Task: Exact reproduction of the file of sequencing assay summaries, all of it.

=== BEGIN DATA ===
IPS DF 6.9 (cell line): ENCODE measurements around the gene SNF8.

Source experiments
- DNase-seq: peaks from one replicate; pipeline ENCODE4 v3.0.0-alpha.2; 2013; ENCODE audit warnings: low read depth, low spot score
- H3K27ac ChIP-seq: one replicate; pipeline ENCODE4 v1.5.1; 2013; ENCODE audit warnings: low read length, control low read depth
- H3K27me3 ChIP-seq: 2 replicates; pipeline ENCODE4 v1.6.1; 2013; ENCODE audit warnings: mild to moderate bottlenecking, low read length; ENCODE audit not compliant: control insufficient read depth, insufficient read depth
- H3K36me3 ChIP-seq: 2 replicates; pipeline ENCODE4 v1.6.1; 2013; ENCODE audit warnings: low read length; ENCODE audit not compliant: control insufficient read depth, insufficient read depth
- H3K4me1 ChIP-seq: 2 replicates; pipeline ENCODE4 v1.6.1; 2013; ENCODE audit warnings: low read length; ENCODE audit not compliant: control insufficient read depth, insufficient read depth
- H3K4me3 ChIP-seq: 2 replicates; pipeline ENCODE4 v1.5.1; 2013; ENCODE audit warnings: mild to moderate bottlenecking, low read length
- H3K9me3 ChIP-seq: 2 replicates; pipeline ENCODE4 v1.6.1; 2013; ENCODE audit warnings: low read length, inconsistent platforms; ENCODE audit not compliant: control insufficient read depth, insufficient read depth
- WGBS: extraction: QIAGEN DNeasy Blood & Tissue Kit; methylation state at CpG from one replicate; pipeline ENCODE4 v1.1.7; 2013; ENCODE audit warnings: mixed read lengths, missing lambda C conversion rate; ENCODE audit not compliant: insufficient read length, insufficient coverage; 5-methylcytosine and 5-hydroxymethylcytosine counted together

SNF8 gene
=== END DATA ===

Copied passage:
IPS DF 6.9 (cell line): ENCODE measurements around the gene SNF8.

Source experiments
- DNase-seq: peaks from one replicate; pipeline ENCODE4 v3.0.0-alpha.2; 2013; ENCODE audit warnings: low read depth, low spot score
- H3K27ac ChIP-seq: one replicate; pipeline ENCODE4 v1.5.1; 2013; ENCODE audit warnings: low read length, control low read depth
- H3K27me3 ChIP-seq: 2 replicates; pipeline ENCODE4 v1.6.1; 2013; ENCODE audit warnings: mild to moderate bottlenecking, low read length; ENCODE audit not compliant: control insufficient read depth, insufficient read depth
- H3K36me3 ChIP-seq: 2 replicates; pipeline ENCODE4 v1.6.1; 2013; ENCODE audit warnings: low read length; ENCODE audit not compliant: control insufficient read depth, insufficient read depth
- H3K4me1 ChIP-seq: 2 replicates; pipeline ENCODE4 v1.6.1; 2013; ENCODE audit warnings: low read length; ENCODE audit not compliant: control insufficient read depth, insufficient read depth
- H3K4me3 ChIP-seq: 2 replicates; pipeline ENCODE4 v1.5.1; 2013; ENCODE audit warnings: mild to moderate bottlenecking, low read length
- H3K9me3 ChIP-seq: 2 replicates; pipeline ENCODE4 v1.6.1; 2013; ENCODE audit warnings: low read length, inconsistent platforms; ENCODE audit not compliant: control insufficient read depth, insufficient read depth
- WGBS: extraction: QIAGEN DNeasy Blood & Tissue Kit; methylation state at CpG from one replicate; pipeline ENCODE4 v1.1.7; 2013; ENCODE audit warnings: mixed read lengths, missing lambda C conversion rate; ENCODE audit not compliant: insufficient read length, insufficient coverage; 5-methylcytosine and 5-hydroxymethylcytosine counted together

SNF8 gene